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Dendritic cell-specific delivery of Flt3L by coronavirus vectors secures induction of therapeutic antitumor immunity.

Perez-Shibayama C, Gil-Cruz C, Nussbacher M, Allgäuer E, Cervantes-Barragan L, Züst R, Ludewig B - PLoS ONE (2013)

Bottom Line: Efficacy of antitumor vaccination depends to a large extent on antigen targeting to dendritic cells (DCs).Tracking of in vivo transduced DCs revealed that vectors encoding for Fms-like tyrosine kinase 3 ligand (Flt3L) exhibited a higher capacity to induce DC maturation compared to vectors delivering IL-2 or IL-15.Thus, specific in vivo targeting of DCs with coronavirus vectors in conjunction with appropriate conditioning of the microenvironment through Flt3L represents an efficient strategy for the generation of therapeutic antitumor immunity.

View Article: PubMed Central - PubMed

Affiliation: Institute of Immunobiology, Kantonsspital St. Gallen, St. Gallen, Switzerland.

ABSTRACT
Efficacy of antitumor vaccination depends to a large extent on antigen targeting to dendritic cells (DCs). Here, we assessed antitumor immunity induced by attenuated coronavirus vectors which exclusively target DCs in vivo and express either lymphocyte- or DC-activating cytokines in combination with a GFP-tagged model antigen. Tracking of in vivo transduced DCs revealed that vectors encoding for Fms-like tyrosine kinase 3 ligand (Flt3L) exhibited a higher capacity to induce DC maturation compared to vectors delivering IL-2 or IL-15. Moreover, Flt3L vectors more efficiently induced tumor-specific CD8(+) T cells, expanded the epitope repertoire, and provided both prophylactic and therapeutic tumor immunity. In contrast, IL-2- or IL-15-encoding vectors showed a substantially lower efficacy in CD8(+) T cell priming and failed to protect the host once tumors had been established. Thus, specific in vivo targeting of DCs with coronavirus vectors in conjunction with appropriate conditioning of the microenvironment through Flt3L represents an efficient strategy for the generation of therapeutic antitumor immunity.

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Prophylactic and therapeutic tumor immunity against a peripheral solid tumor.(A) B6 mice were i.v. immunized with 105 pfu of the different vectors or received PBS as control. Seven days later, 5×105 gp-recombinant Lewis lung carcinoma cells were injected s.c. on the left flank. (B) Assessment of therapeutic tumor immunity induced by 105 pfu of the different vectors applied on day 4 post s.c. inoculation with 5×105 gp-recombinant Lewis lung carcinoma cells. Tumor growth was monitored on the indicated days. Values indicate mean tumor volume ±SEM (n=9 mice). Values in parentheses indicate number of growing tumors of inoculated tumors. Statistical analysis in (B) was performed using one way ANOVA with Bonferroni multiple comparison test (**, p< 0.01; ***, p< 0.001; ns, non-significant).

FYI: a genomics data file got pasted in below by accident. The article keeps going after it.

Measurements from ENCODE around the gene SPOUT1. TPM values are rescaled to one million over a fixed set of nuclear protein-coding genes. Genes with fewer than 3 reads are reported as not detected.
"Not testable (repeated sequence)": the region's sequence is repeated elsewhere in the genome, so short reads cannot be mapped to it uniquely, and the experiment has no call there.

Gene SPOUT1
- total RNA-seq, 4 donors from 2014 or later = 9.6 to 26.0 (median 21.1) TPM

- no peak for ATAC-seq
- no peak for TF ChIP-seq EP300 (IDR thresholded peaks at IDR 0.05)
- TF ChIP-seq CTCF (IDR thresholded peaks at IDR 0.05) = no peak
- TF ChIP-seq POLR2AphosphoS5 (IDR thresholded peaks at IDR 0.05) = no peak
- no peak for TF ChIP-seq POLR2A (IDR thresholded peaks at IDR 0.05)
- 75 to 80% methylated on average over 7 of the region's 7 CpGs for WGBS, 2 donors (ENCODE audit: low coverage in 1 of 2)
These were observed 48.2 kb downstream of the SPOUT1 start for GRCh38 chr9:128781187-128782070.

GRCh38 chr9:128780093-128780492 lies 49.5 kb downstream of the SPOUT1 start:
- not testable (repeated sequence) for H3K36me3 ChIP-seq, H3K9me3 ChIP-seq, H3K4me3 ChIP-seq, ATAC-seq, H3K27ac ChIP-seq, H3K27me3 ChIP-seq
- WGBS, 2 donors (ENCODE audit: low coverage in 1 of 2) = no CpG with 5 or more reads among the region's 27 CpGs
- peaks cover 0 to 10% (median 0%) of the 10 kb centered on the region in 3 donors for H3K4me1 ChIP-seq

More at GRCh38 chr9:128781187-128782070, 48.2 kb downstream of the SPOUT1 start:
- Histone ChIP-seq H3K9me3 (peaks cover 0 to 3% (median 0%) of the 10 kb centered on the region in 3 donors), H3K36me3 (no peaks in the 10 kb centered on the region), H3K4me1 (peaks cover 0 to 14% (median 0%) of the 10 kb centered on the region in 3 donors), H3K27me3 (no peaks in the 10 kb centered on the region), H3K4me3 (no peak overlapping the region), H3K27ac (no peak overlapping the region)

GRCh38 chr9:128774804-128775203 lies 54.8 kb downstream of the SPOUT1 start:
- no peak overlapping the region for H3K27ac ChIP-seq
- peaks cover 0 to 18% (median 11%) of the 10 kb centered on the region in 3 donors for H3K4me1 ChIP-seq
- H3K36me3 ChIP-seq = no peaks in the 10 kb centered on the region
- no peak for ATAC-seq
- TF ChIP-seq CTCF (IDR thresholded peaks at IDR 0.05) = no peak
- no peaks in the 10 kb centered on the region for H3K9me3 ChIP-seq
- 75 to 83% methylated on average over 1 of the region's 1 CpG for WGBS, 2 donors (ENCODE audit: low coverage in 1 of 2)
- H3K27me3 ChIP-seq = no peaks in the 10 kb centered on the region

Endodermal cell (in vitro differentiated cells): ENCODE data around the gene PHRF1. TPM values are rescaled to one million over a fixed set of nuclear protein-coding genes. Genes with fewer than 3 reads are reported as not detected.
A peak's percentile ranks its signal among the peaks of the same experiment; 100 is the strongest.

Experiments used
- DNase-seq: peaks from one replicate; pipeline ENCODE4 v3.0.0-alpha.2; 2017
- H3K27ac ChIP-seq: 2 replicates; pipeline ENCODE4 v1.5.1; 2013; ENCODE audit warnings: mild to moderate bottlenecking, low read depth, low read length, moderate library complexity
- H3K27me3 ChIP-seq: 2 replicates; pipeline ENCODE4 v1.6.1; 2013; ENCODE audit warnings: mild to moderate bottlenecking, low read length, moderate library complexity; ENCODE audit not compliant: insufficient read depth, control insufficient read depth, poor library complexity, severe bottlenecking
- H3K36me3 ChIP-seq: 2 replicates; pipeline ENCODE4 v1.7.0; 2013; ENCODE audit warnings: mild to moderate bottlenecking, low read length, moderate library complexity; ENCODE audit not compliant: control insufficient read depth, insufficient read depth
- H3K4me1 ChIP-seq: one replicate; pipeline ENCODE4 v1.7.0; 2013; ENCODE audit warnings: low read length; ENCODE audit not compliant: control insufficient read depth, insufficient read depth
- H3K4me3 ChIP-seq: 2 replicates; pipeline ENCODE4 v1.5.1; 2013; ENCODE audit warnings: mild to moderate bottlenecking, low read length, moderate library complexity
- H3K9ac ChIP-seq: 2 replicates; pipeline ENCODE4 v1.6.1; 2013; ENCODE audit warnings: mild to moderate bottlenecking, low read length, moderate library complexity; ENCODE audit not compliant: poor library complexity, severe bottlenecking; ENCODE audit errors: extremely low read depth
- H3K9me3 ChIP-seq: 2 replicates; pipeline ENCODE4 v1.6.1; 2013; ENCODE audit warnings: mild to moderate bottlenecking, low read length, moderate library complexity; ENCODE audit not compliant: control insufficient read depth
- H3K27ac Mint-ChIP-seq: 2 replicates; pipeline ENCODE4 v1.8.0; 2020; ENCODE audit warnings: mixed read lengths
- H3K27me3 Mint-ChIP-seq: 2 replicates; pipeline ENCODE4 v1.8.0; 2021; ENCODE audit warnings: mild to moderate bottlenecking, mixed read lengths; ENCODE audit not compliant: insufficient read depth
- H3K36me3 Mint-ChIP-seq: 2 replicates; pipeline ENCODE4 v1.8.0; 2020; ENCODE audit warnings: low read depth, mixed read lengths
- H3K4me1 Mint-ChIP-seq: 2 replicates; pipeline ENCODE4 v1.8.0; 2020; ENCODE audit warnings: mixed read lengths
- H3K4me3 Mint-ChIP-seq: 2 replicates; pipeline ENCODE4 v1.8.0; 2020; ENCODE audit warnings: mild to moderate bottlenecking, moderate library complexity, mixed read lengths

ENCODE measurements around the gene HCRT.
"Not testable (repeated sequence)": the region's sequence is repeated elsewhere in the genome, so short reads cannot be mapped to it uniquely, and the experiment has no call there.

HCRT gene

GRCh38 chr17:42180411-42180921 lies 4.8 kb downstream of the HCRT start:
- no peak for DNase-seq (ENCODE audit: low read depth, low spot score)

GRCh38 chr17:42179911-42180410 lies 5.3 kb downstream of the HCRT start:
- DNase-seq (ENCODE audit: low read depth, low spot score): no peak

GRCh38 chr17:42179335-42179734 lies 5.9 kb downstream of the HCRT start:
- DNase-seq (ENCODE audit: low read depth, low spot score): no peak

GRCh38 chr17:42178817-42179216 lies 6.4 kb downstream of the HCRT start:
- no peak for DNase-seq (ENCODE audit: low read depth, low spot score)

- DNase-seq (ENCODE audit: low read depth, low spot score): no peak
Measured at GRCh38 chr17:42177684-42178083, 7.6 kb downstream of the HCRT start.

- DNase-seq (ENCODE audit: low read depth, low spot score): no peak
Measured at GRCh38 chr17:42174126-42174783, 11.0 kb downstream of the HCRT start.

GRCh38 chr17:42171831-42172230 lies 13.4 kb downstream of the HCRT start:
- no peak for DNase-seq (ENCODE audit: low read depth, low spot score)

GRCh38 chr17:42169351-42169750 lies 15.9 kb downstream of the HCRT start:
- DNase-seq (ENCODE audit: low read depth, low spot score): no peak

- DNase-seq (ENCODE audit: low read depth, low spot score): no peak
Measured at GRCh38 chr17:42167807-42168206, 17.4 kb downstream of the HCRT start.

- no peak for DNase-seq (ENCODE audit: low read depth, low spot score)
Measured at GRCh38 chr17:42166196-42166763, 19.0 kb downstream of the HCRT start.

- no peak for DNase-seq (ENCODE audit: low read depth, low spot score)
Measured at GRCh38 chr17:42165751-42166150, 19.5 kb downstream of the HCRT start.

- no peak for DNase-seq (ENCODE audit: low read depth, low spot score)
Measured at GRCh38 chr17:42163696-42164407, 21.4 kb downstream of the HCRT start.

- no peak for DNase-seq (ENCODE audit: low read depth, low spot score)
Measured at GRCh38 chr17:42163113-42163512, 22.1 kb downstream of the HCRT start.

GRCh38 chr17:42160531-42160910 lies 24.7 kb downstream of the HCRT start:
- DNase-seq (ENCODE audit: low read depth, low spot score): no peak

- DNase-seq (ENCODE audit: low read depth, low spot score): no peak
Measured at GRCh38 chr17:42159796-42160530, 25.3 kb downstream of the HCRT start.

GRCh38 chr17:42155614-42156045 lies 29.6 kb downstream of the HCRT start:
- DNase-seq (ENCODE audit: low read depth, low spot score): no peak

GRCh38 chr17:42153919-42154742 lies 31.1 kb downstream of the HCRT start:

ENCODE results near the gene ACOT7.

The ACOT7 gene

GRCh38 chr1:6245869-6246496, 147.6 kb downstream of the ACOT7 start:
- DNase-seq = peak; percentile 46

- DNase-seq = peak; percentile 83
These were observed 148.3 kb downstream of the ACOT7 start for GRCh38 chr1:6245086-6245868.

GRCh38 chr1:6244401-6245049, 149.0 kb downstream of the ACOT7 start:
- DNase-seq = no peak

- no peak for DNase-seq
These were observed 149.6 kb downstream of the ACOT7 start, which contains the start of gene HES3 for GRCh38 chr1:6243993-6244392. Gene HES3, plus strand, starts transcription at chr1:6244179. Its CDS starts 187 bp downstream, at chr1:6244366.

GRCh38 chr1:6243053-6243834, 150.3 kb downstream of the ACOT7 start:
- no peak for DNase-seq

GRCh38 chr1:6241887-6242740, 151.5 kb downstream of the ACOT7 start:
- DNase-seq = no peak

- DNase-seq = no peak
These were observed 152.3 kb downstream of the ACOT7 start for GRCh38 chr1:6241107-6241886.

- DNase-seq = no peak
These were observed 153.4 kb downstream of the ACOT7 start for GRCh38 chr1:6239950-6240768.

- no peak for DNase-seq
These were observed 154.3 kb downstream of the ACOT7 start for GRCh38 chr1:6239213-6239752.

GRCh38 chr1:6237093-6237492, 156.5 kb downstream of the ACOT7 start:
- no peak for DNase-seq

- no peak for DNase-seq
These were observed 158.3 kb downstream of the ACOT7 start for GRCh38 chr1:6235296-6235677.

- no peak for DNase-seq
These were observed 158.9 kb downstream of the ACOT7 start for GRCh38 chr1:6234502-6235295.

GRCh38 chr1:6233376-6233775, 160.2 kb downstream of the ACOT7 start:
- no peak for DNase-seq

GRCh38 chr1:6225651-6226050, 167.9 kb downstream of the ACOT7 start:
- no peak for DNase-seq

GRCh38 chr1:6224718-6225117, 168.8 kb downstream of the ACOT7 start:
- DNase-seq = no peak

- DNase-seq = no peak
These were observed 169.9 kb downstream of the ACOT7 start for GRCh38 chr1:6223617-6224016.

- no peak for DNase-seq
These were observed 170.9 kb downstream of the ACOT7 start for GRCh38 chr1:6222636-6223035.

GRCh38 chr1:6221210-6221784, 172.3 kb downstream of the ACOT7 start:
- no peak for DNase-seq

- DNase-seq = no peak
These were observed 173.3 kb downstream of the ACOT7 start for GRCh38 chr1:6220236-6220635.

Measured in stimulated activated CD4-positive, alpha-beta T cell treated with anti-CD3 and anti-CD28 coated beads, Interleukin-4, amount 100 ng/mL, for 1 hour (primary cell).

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pone-0081442-g005: Prophylactic and therapeutic tumor immunity against a peripheral solid tumor.(A) B6 mice were i.v. immunized with 105 pfu of the different vectors or received PBS as control. Seven days later, 5×105 gp-recombinant Lewis lung carcinoma cells were injected s.c. on the left flank. (B) Assessment of therapeutic tumor immunity induced by 105 pfu of the different vectors applied on day 4 post s.c. inoculation with 5×105 gp-recombinant Lewis lung carcinoma cells. Tumor growth was monitored on the indicated days. Values indicate mean tumor volume ±SEM (n=9 mice). Values in parentheses indicate number of growing tumors of inoculated tumors. Statistical analysis in (B) was performed using one way ANOVA with Bonferroni multiple comparison test (**, p< 0.01; ***, p< 0.001; ns, non-significant).

Mentions: Clearance of rapidly growing metastatic tumors is certainly a challenge for the immune system. However, metastatic tumors such as the B16 melanoma cells can reach secondary lymphoid organs and thereby contribute – most likely due to their MHC class I expression – to the amplification of antitumor CD8+ T cells [40]. In contrast, tumors which arise in peripheral tissues can escape immune surveillance in the absence of appropriately activated T cells [41]. To assess whether coronavirus vector-based vaccination can prevent growth of such peripherally growing tumors, we applied 5×105 LCMV-GP recombinant Lewis lung carcinoma (LLC) cells s.c. into prophylactically vaccinated B6 mice. As shown in Figure 5A, all coronavirus-based vectors were able to protect the animals under these conditions. However, when we assessed the efficacy of the vaccines in a therapeutic approach, i.e. applying the vaccines on day 4 post tumor inoculation, only FLt3L-encoding vectors achieved an almost complete block of tumor growth (Figure 5B). Taken together, these results indicate that different cytokines can improve immunogenicity of coronavirus vectors. However, maturation of DCs through vector-encoded cytokines that preferentially activate myeloid cells is essential for the generation of therapeutic tumor immunity.